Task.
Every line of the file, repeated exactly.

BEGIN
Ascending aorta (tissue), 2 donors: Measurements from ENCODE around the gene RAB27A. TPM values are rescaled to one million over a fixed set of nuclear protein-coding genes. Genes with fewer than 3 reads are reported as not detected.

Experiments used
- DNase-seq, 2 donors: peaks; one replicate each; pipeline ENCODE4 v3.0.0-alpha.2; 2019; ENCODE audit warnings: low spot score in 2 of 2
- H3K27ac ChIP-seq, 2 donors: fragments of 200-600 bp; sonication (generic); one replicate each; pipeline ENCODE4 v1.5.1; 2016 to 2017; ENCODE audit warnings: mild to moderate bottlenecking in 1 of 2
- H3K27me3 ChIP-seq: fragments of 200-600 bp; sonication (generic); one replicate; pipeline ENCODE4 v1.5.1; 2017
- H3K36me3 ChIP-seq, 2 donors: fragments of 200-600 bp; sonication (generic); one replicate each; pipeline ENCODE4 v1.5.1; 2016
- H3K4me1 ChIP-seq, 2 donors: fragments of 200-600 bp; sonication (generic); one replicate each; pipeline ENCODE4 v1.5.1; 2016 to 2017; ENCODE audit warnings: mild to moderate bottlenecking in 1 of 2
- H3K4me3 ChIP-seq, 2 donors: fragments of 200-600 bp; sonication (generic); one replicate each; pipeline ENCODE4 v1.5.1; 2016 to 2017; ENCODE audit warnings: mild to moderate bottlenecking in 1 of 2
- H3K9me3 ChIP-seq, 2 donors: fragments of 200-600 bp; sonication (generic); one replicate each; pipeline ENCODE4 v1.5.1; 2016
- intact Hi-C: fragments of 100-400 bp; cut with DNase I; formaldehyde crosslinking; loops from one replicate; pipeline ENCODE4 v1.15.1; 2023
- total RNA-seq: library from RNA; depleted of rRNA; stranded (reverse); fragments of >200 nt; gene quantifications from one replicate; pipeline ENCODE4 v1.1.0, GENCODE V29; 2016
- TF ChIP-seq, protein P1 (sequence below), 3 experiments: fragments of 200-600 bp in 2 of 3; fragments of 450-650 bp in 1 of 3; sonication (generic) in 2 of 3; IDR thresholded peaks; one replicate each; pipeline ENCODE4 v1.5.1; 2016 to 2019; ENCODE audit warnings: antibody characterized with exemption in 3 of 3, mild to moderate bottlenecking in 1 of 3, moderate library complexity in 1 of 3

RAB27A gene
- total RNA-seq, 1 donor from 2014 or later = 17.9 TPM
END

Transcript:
Ascending aorta (tissue), 2 donors: Measurements from ENCODE around the gene RAB27A. TPM values are rescaled to one million over a fixed set of nuclear protein-coding genes. Genes with fewer than 3 reads are reported as not detected.

Experiments used
- DNase-seq, 2 donors: peaks; one replicate each; pipeline ENCODE4 v3.0.0-alpha.2; 2019; ENCODE audit warnings: low spot score in 2 of 2
- H3K27ac ChIP-seq, 2 donors: fragments of 200-600 bp; sonication (generic); one replicate each; pipeline ENCODE4 v1.5.1; 2016 to 2017; ENCODE audit warnings: mild to moderate bottlenecking in 1 of 2
- H3K27me3 ChIP-seq: fragments of 200-600 bp; sonication (generic); one replicate; pipeline ENCODE4 v1.5.1; 2017
- H3K36me3 ChIP-seq, 2 donors: fragments of 200-600 bp; sonication (generic); one replicate each; pipeline ENCODE4 v1.5.1; 2016
- H3K4me1 ChIP-seq, 2 donors: fragments of 200-600 bp; sonication (generic); one replicate each; pipeline ENCODE4 v1.5.1; 2016 to 2017; ENCODE audit warnings: mild to moderate bottlenecking in 1 of 2
- H3K4me3 ChIP-seq, 2 donors: fragments of 200-600 bp; sonication (generic); one replicate each; pipeline ENCODE4 v1.5.1; 2016 to 2017; ENCODE audit warnings: mild to moderate bottlenecking in 1 of 2
- H3K9me3 ChIP-seq, 2 donors: fragments of 200-600 bp; sonication (generic); one replicate each; pipeline ENCODE4 v1.5.1; 2016
- intact Hi-C: fragments of 100-400 bp; cut with DNase I; formaldehyde crosslinking; loops from one replicate; pipeline ENCODE4 v1.15.1; 2023
- total RNA-seq: library from RNA; depleted of rRNA; stranded (reverse); fragments of >200 nt; gene quantifications from one replicate; pipeline ENCODE4 v1.1.0, GENCODE V29; 2016
- TF ChIP-seq, protein P1 (sequence below), 3 experiments: fragments of 200-600 bp in 2 of 3; fragments of 450-650 bp in 1 of 3; sonication (generic) in 2 of 3; IDR thresholded peaks; one replicate each; pipeline ENCODE4 v1.5.1; 2016 to 2019; ENCODE audit warnings: antibody characterized with exemption in 3 of 3, mild to moderate bottlenecking in 1 of 3, moderate library complexity in 1 of 3

RAB27A gene
- total RNA-seq, 1 donor from 2014 or later = 17.9 TPM